Sustainable biofuels led to record greenhouse gas savings of over 13.2 million tonnes in 2020, new data revealed.
A press conference in the run-up to the 19th International Conference on Renewable Mobility Fuels of the Future 2022 addressed the contribution that sustainable renewable fuels has already made to mitigating climate change.
That means an additional saving of almost 4 million tonnes of CO2 emissions were achieved that year, compared with the previous 123 months.
“This success is due to raising the greenhouse gas reduction quota (GHG quota) to 6% for 2020 (4% in 2019) and shows that the GHG quota and the ensuing competition for greenhouse gas efficiency are having an impact,” said Artur Auernhammer, chairman of the board, German Bioenergy Association (BBE). Sustainable biofuels played an indispensable part in effective climate protection in the transport sector and will continue to do so in future, he added.
“Biofuels outperform the minimum requirements on climate protection stipulated in the current EU Directive, notching up average greenhouse gas savings of 81% for biodiesel, 90.5% for biomethane and 92% for bioethanol compared to fossil fuels. The GHG quota rewards use of biofuels that ensure the highest possible greenhouse gas savings.”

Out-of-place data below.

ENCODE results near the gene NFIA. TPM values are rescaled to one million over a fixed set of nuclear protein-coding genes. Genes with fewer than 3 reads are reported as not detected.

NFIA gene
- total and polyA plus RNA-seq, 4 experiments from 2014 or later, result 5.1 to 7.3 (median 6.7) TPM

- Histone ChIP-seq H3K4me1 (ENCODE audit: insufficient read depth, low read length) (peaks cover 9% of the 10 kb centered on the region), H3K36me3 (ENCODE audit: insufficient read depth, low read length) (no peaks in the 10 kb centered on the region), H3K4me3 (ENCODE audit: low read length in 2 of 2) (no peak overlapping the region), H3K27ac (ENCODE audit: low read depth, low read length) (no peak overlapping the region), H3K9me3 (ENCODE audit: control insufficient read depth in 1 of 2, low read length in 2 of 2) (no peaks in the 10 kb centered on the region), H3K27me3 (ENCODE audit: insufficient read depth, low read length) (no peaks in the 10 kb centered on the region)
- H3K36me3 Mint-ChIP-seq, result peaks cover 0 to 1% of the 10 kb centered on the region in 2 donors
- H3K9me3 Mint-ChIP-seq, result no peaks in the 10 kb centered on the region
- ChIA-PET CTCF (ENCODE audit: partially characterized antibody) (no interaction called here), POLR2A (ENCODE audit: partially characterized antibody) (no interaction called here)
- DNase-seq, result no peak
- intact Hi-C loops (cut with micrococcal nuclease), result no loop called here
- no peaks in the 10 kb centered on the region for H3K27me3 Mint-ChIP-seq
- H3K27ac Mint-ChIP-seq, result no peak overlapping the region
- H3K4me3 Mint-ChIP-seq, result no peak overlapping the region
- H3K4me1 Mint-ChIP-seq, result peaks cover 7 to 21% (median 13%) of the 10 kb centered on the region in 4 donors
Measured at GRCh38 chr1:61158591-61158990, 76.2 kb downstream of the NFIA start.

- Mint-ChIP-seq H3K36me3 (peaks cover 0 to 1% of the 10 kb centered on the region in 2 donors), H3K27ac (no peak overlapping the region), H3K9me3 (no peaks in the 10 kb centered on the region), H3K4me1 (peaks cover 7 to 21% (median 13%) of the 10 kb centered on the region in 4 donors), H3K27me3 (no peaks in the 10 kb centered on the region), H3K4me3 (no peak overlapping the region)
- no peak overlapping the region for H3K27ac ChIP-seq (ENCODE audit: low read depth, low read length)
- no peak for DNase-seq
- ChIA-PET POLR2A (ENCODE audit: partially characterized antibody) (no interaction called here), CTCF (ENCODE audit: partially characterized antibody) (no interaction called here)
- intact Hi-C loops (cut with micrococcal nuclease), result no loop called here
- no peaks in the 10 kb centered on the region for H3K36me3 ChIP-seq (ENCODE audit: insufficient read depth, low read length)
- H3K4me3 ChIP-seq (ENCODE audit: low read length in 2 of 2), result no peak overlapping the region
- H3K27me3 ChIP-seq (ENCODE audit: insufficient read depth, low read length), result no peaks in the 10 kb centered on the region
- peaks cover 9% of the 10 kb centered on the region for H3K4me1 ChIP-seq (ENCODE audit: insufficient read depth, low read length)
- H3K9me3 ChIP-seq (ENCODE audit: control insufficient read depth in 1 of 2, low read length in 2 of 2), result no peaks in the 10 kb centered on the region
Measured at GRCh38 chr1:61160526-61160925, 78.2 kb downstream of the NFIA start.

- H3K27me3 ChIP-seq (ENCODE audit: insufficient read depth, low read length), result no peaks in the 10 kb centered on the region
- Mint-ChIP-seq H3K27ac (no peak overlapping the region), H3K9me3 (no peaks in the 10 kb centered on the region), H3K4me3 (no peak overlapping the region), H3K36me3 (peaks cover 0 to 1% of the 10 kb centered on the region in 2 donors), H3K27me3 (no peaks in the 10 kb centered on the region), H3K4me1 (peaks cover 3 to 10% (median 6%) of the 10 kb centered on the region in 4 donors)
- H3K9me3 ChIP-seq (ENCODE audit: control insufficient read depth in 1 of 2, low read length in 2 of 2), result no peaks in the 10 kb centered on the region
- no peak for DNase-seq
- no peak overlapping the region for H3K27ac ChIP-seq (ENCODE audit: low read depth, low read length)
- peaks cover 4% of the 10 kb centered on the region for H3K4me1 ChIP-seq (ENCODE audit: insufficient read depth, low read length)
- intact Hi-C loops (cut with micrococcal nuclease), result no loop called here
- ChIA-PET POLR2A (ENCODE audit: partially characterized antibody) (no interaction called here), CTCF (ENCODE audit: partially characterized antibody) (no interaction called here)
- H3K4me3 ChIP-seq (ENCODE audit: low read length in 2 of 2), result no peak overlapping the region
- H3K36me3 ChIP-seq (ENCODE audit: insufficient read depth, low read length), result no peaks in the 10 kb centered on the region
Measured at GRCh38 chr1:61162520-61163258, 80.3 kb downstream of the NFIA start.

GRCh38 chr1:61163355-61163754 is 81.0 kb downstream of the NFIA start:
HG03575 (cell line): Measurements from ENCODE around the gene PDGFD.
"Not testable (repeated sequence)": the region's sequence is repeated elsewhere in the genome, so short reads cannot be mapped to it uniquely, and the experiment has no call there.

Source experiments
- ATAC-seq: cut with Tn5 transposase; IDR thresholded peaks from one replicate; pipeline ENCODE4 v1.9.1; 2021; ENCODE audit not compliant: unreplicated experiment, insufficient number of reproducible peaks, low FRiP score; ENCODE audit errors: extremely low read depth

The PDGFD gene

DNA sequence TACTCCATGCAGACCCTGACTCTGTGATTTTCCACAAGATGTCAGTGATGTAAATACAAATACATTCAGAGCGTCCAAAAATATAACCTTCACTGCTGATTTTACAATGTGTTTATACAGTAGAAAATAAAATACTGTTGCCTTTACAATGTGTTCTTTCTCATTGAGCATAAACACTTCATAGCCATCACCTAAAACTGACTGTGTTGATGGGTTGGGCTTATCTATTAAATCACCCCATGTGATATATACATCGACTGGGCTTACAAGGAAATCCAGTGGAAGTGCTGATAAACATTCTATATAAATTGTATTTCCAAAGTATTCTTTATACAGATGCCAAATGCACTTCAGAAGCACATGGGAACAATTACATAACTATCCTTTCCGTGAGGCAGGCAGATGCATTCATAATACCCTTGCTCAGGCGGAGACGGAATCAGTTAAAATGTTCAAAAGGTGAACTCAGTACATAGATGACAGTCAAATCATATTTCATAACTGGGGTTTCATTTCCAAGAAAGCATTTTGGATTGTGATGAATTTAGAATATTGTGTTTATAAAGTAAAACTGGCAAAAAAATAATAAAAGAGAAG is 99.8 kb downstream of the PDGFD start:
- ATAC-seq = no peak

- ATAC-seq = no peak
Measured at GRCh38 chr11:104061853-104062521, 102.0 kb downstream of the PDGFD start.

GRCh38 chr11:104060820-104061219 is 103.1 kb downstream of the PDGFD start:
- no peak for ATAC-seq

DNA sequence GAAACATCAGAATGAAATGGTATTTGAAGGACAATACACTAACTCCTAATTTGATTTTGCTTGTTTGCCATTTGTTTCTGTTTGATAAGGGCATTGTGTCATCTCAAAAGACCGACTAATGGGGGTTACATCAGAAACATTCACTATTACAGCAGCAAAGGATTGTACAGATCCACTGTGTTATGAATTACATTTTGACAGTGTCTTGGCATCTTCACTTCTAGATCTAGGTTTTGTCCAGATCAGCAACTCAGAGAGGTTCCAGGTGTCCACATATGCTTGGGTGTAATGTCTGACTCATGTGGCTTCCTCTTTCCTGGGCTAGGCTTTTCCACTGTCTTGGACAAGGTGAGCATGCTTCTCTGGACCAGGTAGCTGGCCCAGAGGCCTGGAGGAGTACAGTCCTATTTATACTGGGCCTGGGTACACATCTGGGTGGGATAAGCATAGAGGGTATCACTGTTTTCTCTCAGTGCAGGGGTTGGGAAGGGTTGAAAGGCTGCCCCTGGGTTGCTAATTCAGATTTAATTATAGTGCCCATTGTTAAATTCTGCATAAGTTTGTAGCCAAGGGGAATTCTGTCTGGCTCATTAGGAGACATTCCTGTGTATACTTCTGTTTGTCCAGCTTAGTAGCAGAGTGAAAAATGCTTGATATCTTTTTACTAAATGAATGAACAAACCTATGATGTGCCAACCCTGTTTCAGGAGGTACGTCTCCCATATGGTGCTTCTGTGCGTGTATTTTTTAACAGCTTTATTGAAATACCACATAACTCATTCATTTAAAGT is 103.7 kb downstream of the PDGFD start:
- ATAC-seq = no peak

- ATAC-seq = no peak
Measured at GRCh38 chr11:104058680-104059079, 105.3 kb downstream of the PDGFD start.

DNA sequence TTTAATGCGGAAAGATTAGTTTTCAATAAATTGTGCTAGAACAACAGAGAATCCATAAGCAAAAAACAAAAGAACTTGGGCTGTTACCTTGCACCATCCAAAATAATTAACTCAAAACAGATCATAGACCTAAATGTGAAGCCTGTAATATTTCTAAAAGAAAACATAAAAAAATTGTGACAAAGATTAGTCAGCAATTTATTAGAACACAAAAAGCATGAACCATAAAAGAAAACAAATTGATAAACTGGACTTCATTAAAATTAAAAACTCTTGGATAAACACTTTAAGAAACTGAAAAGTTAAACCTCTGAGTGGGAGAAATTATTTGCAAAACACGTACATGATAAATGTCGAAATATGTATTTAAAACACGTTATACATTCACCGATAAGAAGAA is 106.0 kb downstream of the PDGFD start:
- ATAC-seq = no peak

The German Bundestag’s decision to continue raising the GHG quotas means greater climate protection in the transport sector, while at the same time offering planning security for manufacturers of renewable fuels and feedstock producers.
Specifically, the GHG quota will increase from 6% in 2021 to 7% in 2022, subsequently rising step-by-step to 25% in 2030. “We assume that the increased GHG reduction quota will save a total of around 175 million t CO2 in the transport industry by 2030.
He explained: “Sustainable biofuels will contribute 110 million t CO2 of these overall savings. That makes clear that there is no alternative to commercially available biofuels if climate protection targets are to be achieved, despite the potential of electromobility and fuel cells.
„It is already apparent that the vast bulk of the vehicle fleet will still be powered by internal combustion engines in 2030, even if the ambitious electromobility targets are met by that deadline. Those vehicles will also need to make a growing contribution to climate protection. As a minimum, it will be appropriate to safeguard the contribution that commercially available biofuels make to climate protection of biofuels, while supplementing this by continuing to develop advanced biofuels and ultimately also synthetic fuels.”